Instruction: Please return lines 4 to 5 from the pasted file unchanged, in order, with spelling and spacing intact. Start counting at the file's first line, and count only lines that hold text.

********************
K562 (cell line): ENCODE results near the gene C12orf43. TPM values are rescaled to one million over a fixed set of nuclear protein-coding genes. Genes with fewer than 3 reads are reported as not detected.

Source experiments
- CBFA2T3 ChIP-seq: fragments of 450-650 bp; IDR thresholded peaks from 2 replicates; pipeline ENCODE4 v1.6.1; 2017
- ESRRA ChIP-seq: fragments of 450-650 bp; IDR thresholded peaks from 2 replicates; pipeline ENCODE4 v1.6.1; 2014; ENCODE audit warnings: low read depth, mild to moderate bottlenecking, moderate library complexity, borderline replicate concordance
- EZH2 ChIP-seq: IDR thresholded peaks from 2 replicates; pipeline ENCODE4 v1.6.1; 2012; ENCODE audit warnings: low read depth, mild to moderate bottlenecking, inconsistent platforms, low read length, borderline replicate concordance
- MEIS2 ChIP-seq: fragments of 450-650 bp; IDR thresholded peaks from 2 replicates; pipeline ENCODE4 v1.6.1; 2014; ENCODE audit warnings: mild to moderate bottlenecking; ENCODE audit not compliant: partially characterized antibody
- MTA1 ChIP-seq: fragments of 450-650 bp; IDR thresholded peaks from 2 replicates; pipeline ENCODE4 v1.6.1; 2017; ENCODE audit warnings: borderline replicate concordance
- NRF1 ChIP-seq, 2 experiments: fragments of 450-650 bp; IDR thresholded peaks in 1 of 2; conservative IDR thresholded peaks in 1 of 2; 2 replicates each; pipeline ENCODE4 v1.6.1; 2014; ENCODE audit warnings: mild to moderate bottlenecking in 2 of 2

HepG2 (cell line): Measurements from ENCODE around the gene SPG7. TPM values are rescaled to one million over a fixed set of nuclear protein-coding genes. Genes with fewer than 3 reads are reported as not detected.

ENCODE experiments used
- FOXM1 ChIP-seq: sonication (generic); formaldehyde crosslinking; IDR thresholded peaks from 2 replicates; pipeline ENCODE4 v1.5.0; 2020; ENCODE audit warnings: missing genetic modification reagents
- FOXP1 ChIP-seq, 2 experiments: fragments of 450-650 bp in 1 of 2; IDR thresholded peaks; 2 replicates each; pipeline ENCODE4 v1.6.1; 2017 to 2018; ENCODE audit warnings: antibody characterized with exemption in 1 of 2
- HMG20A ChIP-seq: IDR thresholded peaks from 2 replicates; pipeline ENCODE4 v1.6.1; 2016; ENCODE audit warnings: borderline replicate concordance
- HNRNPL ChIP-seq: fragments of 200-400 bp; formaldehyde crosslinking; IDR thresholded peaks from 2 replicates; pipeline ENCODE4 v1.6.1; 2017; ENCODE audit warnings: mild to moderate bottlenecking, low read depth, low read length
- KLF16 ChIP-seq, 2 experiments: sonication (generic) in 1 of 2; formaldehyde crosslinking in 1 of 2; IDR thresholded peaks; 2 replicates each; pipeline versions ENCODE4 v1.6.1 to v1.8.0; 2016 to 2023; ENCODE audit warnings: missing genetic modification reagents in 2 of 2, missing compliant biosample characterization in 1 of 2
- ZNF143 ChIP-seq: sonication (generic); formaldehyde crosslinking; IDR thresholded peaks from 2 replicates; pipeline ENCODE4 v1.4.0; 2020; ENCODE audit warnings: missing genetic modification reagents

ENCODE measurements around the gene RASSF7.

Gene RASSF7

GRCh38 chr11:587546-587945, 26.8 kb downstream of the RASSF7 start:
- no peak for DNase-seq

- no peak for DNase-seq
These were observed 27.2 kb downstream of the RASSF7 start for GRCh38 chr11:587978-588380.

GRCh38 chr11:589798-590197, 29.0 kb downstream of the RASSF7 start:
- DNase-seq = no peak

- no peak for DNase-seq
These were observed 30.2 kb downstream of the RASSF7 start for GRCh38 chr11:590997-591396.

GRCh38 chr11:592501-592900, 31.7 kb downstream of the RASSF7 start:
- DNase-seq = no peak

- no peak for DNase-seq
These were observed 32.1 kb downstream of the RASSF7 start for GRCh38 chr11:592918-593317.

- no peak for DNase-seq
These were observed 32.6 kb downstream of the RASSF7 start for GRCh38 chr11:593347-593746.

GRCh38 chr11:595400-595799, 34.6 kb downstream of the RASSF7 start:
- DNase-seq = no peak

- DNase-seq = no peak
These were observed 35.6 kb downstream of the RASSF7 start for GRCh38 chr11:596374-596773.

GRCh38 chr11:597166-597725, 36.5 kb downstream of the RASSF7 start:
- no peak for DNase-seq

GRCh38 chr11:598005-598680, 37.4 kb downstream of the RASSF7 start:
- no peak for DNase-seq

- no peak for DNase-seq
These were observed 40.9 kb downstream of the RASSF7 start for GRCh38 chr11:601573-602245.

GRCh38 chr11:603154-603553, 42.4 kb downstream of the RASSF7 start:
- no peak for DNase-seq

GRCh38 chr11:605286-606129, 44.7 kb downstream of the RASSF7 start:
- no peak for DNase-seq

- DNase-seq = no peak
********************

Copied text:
- ESRRA ChIP-seq: fragments of 450-650 bp; IDR thresholded peaks from 2 replicates; pipeline ENCODE4 v1.6.1; 2014; ENCODE audit warnings: low read depth, mild to moderate bottlenecking, moderate library complexity, borderline replicate concordance
- EZH2 ChIP-seq: IDR thresholded peaks from 2 replicates; pipeline ENCODE4 v1.6.1; 2012; ENCODE audit warnings: low read depth, mild to moderate bottlenecking, inconsistent platforms, low read length, borderline replicate concordance